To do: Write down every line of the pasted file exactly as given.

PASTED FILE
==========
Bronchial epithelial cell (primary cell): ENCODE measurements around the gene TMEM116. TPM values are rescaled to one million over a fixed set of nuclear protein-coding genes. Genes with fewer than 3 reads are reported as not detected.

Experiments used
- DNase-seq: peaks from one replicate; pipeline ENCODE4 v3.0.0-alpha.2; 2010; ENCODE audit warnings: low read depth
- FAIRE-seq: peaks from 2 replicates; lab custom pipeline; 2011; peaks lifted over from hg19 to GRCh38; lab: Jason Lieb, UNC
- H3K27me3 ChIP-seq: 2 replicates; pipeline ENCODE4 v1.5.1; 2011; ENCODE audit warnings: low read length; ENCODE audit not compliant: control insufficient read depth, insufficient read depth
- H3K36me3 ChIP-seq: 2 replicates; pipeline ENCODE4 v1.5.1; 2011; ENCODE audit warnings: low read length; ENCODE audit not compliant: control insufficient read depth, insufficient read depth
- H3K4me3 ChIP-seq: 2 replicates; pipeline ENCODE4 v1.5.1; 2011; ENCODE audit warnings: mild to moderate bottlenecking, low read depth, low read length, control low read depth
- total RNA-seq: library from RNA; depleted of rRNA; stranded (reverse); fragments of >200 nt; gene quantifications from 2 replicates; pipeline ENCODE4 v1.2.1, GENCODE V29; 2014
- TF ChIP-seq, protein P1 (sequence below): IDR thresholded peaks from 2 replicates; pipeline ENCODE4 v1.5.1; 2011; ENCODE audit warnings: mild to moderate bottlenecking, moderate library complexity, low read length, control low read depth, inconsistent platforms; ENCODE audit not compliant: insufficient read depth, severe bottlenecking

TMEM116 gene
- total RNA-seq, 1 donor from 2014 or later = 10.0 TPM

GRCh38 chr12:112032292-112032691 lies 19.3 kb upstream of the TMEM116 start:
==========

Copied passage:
Bronchial epithelial cell (primary cell): ENCODE measurements around the gene TMEM116. TPM values are rescaled to one million over a fixed set of nuclear protein-coding genes. Genes with fewer than 3 reads are reported as not detected.

Experiments used
- DNase-seq: peaks from one replicate; pipeline ENCODE4 v3.0.0-alpha.2; 2010; ENCODE audit warnings: low read depth
- FAIRE-seq: peaks from 2 replicates; lab custom pipeline; 2011; peaks lifted over from hg19 to GRCh38; lab: Jason Lieb, UNC
- H3K27me3 ChIP-seq: 2 replicates; pipeline ENCODE4 v1.5.1; 2011; ENCODE audit warnings: low read length; ENCODE audit not compliant: control insufficient read depth, insufficient read depth
- H3K36me3 ChIP-seq: 2 replicates; pipeline ENCODE4 v1.5.1; 2011; ENCODE audit warnings: low read length; ENCODE audit not compliant: control insufficient read depth, insufficient read depth
- H3K4me3 ChIP-seq: 2 replicates; pipeline ENCODE4 v1.5.1; 2011; ENCODE audit warnings: mild to moderate bottlenecking, low read depth, low read length, control low read depth
- total RNA-seq: library from RNA; depleted of rRNA; stranded (reverse); fragments of >200 nt; gene quantifications from 2 replicates; pipeline ENCODE4 v1.2.1, GENCODE V29; 2014
- TF ChIP-seq, protein P1 (sequence below): IDR thresholded peaks from 2 replicates; pipeline ENCODE4 v1.5.1; 2011; ENCODE audit warnings: mild to moderate bottlenecking, moderate library complexity, low read length, control low read depth, inconsistent platforms; ENCODE audit not compliant: insufficient read depth, severe bottlenecking

TMEM116 gene
- total RNA-seq, 1 donor from 2014 or later = 10.0 TPM

GRCh38 chr12:112032292-112032691 lies 19.3 kb upstream of the TMEM116 start: